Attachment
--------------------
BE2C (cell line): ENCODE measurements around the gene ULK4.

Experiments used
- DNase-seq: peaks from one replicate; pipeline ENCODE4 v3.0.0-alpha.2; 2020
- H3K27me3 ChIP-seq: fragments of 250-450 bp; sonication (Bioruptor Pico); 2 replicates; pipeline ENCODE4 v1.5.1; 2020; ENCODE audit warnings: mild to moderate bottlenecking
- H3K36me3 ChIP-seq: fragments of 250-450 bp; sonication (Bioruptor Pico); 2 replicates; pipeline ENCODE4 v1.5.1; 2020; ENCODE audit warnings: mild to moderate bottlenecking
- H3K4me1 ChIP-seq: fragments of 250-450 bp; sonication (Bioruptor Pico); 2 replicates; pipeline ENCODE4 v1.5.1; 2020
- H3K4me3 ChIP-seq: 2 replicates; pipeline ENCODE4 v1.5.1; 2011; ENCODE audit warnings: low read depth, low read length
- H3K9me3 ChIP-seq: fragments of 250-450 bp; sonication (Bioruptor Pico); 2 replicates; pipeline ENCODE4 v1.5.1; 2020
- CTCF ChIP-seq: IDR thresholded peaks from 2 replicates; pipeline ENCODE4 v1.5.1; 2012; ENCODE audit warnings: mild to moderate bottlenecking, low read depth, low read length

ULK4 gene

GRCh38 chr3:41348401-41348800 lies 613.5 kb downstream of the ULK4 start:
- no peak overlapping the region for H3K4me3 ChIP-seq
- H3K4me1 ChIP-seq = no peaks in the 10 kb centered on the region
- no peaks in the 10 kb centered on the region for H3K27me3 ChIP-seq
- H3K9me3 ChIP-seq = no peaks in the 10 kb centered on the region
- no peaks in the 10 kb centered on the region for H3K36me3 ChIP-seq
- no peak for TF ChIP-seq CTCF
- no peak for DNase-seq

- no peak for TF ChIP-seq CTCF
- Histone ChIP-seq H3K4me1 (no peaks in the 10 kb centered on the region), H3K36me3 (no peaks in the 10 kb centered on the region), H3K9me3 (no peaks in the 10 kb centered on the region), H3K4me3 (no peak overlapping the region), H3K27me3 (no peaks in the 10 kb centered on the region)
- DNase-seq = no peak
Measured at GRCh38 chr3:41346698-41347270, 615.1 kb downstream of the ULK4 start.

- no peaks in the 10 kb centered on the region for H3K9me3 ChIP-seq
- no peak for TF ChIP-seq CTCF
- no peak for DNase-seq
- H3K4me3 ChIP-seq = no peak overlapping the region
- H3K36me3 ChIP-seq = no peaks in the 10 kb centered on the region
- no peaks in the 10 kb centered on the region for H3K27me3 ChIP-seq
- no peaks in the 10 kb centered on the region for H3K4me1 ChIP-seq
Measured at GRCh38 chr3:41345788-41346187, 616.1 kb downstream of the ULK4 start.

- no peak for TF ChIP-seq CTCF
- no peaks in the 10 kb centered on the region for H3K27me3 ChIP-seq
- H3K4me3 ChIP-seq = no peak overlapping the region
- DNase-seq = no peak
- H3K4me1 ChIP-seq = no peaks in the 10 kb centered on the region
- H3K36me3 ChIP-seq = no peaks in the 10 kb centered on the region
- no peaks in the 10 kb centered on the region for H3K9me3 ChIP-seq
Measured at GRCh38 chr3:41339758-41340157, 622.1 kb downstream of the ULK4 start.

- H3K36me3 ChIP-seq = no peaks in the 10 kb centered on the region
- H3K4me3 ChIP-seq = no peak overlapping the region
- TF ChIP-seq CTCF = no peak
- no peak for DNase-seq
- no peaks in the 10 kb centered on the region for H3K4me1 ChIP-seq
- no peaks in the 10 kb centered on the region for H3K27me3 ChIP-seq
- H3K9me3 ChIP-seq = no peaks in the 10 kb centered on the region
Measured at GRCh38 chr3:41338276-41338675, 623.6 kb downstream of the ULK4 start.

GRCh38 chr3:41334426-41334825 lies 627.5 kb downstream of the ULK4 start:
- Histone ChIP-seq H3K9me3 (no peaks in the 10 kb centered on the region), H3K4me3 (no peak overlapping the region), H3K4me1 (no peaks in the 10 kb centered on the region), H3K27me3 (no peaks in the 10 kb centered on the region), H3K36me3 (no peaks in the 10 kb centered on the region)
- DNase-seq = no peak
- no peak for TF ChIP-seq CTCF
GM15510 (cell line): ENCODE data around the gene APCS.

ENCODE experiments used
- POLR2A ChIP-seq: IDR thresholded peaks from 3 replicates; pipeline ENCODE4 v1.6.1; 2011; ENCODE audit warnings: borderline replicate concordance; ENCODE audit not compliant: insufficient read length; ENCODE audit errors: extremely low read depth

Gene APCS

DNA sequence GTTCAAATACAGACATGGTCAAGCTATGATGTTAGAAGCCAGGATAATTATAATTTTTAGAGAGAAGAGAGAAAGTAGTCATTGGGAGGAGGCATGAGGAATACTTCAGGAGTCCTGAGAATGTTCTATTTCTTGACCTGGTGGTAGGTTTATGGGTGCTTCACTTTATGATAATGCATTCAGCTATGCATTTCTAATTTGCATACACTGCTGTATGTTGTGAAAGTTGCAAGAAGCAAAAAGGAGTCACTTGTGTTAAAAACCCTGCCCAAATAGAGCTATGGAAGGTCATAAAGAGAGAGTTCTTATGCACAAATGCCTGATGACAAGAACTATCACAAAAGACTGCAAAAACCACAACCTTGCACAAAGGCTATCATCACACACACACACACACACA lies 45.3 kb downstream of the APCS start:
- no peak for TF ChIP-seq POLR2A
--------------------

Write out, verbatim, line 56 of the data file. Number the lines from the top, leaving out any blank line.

- no peak for TF ChIP-seq POLR2A